# Natural numbers

Natural numbers arise naturally when counting objects: 1, 2, 3... Natural because they were designated (modeled) by real undivided objects: people, animals, things... The notion of a natural number arose, as we have seen, back in prehistoric times. They have two main functions: the first - the characteristics of the number of objects, and the second - the characteristics of the order of objects placed in a row. In accordance with these functions, the concepts of ordinal number (first, second, etc.) and quantitative number (one, two, etc.) arose. In the first case, the series of natural numbers begins with unity, in the second case it starts from zero. In the overwhelming majority of Russian sources, the first approach has traditionally been adopted, that is, zero is not considered a natural number. The second approach is found in some foreign authors. Long and hard mankind has reached the first level of generalization of numbers. Hundred centuries it took to build the shortest natural numbers from number one to infinity: 1, 2,...

An important role played by natural numbers was noted by the Greek mathematician Nicomach of Geraz. He spoke about the natural, that is, the natural series of numbers: "With the help of these signs you can write any number". But the trouble is that the Hellenes did not have a successful system to denote natural numbers. Instead of numbers, the Greeks used letters; position system for writing large numbers they did not know.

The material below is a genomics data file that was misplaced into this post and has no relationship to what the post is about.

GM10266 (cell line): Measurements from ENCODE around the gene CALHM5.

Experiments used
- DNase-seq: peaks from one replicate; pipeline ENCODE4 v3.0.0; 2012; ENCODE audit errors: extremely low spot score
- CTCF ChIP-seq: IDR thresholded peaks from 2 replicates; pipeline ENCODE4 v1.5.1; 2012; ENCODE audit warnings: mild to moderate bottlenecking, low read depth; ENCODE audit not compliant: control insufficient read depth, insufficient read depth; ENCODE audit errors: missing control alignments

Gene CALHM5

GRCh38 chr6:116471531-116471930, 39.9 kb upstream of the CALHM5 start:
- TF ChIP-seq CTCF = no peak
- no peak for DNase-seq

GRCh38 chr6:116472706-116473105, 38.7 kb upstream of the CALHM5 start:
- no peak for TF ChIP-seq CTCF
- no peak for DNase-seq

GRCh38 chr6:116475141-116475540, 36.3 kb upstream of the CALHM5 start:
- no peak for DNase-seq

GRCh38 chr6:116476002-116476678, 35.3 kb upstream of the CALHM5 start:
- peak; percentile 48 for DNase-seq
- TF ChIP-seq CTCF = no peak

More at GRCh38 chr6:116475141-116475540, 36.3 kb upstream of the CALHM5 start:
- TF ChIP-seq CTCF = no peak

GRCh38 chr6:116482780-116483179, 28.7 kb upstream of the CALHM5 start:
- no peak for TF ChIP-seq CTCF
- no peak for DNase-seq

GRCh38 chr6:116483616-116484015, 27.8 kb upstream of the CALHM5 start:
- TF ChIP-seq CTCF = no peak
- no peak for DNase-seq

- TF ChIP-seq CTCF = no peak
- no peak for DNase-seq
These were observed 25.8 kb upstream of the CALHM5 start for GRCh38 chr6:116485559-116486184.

It is believed that the term "natural numbers" was first used by the Roman statesman, philosopher, author of works on mathematics and music theory Anitius Manlius Torquat Severin Boethius (480-524). The notion of natural numbers in modern understanding was consistently used also by the outstanding French mathematician, philosopher-educator D'Alembert (1717-1783).

Finally, we quote one statement by the German mathematician Kronecker (1823-1891): "God created natural numbers, everything else is the work of human hands".

The set of all natural numbers is usually denoted by the symbol N (from the Latin naturalis - natural). The set of natural numbers is infinite, since for any natural number n there is a positive integer greater than n.